Article Text

Download PDFPDF
The psychosocial impact of cervical cancer among affected women and their partners
  1. J. M. DE GROOT*,,,
  2. K. MAH*,,
  3. A. FYLES,§,
  4. S. WINTON*,,
  5. S. GREENWOOD*,,
  6. A. D. DEPETRILLO§, and
  7. G. M. DEVINS*,,
  1. *Psychosocial Oncology and Palliative Care Program, Princess Margaret Hospital
  2. †Department of Psychiatry, University Health Network
  3. ‡Department of Psychiatry, Faculty of Medicine, University of Toronto
  4. §Department of Radiation Oncology, Princess Margaret Hospital
  5. ¶Department of Gynecologic Oncology, Princess Margaret Hospital
  1. Address correspondence and reprint requests to: Dr Janet M. de Groot, MD, FRCPC, Department of Psychosocial Oncology and Palliative Care, University Health Network (PMH), 16-747, 610 University Avenue, Toronto, ON, Canada M5G 2M9. Email: janet.degroot{at}


This study aimed to assess the range and intensity of psychosocial concerns experienced by women with cervical cancer and their male partners. A cross-sectional survey assessed 26 couples where the woman had invasive cervical cancer stage I–IV, up to 2 years posttreatment, using a concerns questionnaire and widely used psychosocial questionnaires. Respondents indicated their concerns about the impact of the disease and treatment as well as general psychosocial impact. Women with cervical cancer and their male partners expressed equal intensities of concern regarding the illness and its treatment, rating sexuality, prognosis, and communication with the treatment team most highly in terms of current concerns. Couples where the patient had a more advanced stage of cancer expressed higher concerns than those with earlier stage disease. Although women with cervical cancer reported more fatigue and illness intrusiveness than their male partners, both experienced disruptions in relationships, intimacy, and instrumental life domains. With increased time posttreatment, concerns differed subtly between affected women and their male partners. Effective psychosocial support for cervical cancer must be provided for both the affected woman and her male partner. Support and information should address the most salient concerns of patients and partners as these evolve over significant clinical milestones.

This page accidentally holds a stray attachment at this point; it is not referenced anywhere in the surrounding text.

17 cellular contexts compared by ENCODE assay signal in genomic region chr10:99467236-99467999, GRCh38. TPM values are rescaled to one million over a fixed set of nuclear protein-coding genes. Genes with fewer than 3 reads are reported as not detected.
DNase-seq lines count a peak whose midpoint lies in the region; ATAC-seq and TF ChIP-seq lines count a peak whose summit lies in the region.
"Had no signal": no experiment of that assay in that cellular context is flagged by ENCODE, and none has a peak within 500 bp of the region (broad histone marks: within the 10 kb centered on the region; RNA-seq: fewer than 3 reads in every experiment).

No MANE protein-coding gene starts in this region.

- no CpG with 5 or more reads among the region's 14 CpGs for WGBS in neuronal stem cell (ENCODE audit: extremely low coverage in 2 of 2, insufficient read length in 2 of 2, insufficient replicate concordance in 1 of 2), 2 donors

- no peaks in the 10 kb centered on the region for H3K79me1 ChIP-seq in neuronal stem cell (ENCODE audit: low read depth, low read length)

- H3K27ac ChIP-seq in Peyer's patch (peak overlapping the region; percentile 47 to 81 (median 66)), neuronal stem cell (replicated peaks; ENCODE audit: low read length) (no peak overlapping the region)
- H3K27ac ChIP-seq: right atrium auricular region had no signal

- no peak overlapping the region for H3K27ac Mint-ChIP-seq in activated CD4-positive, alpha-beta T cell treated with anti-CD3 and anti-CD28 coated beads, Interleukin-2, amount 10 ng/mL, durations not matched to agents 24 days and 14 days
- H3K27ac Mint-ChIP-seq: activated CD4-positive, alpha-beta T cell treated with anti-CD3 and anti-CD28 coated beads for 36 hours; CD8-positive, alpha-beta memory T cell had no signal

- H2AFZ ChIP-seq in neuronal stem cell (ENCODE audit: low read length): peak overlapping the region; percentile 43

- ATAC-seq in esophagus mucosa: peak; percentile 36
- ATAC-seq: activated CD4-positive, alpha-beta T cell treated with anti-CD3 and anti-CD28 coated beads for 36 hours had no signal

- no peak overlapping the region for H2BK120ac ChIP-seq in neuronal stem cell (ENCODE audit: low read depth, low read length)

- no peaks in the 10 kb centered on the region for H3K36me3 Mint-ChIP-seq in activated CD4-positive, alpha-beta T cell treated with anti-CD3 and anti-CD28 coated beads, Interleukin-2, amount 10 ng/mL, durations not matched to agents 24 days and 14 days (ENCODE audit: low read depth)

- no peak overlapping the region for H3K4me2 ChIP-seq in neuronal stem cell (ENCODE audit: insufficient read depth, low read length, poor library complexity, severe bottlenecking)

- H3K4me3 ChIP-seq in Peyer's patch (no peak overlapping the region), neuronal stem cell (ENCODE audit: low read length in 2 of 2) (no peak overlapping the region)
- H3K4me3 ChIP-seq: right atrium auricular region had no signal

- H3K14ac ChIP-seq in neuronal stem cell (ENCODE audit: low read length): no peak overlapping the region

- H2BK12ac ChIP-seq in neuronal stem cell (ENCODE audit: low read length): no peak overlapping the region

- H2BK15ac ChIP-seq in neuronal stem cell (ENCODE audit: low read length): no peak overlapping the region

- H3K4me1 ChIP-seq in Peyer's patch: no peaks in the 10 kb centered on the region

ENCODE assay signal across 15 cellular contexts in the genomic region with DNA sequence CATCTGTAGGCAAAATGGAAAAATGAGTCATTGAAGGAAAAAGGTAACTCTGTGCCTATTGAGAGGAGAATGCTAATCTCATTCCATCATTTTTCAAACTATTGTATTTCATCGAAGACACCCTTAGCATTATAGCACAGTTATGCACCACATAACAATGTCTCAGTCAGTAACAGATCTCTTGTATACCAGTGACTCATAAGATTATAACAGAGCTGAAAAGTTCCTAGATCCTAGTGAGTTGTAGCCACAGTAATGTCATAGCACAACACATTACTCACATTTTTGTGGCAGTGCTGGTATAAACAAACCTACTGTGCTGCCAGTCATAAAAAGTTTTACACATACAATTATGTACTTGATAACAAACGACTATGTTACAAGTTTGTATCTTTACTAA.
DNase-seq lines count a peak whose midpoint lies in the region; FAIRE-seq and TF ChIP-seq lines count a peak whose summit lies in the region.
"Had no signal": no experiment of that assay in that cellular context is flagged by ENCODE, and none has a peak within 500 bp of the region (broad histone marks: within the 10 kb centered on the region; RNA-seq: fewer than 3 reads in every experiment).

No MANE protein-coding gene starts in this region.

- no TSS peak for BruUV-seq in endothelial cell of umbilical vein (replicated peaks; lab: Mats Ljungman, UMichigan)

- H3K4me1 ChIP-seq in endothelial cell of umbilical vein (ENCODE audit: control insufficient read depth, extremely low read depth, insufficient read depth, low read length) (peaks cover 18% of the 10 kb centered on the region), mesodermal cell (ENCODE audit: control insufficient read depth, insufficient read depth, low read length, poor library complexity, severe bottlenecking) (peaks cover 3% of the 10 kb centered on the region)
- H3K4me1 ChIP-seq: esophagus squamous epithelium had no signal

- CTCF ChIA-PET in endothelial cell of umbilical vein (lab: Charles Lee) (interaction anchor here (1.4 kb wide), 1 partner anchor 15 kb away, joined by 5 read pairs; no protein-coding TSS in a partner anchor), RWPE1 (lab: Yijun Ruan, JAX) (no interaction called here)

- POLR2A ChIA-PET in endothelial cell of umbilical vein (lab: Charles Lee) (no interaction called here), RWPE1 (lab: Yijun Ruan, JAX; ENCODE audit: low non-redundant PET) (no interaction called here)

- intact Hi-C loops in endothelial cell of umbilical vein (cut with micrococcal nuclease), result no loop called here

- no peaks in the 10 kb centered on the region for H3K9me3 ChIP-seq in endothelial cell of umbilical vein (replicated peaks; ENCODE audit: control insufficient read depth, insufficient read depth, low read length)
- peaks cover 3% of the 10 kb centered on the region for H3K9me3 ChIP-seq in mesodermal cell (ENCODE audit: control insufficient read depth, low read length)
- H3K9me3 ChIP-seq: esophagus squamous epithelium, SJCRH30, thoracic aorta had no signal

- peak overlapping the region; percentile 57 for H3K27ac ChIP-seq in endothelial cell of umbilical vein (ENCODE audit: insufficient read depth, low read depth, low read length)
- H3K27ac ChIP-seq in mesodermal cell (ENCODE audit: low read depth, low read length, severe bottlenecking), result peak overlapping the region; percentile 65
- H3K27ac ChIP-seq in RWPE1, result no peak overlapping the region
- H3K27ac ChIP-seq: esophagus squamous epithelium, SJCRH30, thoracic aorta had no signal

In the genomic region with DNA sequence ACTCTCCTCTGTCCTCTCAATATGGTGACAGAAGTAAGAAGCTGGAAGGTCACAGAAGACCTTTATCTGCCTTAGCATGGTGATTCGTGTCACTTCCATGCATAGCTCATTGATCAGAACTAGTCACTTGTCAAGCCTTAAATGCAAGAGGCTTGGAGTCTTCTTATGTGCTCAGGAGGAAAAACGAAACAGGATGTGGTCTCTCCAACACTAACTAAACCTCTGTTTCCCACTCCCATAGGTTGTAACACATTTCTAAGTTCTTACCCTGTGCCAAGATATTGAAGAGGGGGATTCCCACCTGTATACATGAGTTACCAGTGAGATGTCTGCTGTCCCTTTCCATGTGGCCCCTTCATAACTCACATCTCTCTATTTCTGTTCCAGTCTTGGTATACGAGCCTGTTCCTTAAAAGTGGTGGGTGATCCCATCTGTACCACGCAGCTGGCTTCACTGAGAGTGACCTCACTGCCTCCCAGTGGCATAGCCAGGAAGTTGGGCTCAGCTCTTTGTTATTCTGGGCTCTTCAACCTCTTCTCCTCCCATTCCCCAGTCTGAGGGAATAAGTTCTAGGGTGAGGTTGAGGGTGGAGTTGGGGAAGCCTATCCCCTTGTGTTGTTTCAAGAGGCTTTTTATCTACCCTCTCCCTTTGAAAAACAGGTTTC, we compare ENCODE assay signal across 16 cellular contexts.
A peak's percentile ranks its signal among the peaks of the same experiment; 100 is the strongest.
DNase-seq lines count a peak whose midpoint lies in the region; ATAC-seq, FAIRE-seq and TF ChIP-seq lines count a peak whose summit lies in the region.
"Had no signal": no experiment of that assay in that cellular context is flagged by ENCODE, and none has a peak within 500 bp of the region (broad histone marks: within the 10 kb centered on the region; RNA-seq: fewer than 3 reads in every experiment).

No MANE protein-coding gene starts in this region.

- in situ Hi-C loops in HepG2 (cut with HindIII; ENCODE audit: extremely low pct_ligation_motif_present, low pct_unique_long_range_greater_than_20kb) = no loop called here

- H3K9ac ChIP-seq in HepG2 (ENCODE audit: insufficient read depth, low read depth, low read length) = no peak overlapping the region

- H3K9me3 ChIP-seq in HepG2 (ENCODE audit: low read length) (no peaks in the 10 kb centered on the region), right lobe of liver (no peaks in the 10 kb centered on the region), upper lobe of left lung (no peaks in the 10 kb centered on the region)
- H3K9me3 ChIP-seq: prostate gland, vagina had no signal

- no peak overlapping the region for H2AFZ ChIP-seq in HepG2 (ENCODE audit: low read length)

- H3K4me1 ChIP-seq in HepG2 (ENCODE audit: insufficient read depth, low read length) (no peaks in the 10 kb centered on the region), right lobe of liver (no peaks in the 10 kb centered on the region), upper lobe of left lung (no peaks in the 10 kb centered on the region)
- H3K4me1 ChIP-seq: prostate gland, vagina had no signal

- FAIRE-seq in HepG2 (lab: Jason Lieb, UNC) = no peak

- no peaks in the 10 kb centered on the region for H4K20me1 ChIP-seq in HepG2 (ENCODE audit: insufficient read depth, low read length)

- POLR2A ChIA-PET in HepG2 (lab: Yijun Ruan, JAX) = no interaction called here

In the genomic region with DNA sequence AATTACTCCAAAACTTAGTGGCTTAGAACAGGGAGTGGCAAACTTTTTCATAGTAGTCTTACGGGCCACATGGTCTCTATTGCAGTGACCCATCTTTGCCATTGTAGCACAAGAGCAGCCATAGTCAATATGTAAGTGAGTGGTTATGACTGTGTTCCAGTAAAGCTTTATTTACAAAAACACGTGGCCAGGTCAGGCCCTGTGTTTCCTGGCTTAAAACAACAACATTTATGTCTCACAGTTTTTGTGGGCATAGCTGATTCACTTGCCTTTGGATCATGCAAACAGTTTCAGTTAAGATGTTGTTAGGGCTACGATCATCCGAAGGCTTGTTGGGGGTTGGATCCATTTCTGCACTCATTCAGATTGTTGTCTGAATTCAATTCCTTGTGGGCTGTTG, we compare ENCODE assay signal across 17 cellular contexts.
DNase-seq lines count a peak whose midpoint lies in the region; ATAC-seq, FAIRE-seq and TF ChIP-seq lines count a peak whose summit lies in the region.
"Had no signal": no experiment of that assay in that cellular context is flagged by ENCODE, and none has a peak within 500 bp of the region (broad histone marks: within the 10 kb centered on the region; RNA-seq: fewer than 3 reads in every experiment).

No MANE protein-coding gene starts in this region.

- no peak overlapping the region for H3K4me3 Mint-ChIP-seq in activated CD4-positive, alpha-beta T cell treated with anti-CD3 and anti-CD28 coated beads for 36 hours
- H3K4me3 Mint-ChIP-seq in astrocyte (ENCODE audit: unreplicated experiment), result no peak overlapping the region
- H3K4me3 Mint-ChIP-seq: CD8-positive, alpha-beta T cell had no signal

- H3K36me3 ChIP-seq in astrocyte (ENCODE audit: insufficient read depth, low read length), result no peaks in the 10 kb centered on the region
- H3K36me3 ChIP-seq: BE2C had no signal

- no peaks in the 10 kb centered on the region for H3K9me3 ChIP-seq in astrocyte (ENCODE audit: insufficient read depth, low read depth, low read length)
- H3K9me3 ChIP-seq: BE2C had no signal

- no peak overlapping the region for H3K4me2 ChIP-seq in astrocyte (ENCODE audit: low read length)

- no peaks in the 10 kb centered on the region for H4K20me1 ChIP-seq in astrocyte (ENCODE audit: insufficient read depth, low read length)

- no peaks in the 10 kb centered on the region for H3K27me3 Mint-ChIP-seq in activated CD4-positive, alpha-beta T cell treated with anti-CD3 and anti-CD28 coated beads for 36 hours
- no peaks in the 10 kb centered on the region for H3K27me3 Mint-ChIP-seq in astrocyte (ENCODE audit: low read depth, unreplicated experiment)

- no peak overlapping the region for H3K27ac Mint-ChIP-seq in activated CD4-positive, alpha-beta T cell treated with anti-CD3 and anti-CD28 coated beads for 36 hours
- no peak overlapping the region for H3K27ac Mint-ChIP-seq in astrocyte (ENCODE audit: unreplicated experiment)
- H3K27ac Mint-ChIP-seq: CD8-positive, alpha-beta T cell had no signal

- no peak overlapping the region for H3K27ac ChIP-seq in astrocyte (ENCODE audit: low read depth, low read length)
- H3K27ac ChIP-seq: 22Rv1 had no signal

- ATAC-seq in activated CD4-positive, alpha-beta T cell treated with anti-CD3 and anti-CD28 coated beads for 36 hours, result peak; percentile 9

• gynecology
  • phychosocial
  • neoplasms
  • couples
  • sex
  • women's health

Statistics from

Request Permissions

If you wish to reuse any or all of this article please use the link below which will take you to the Copyright Clearance Center’s RightsLink service. You will be able to get a quick price and instant permission to reuse the content in many different ways.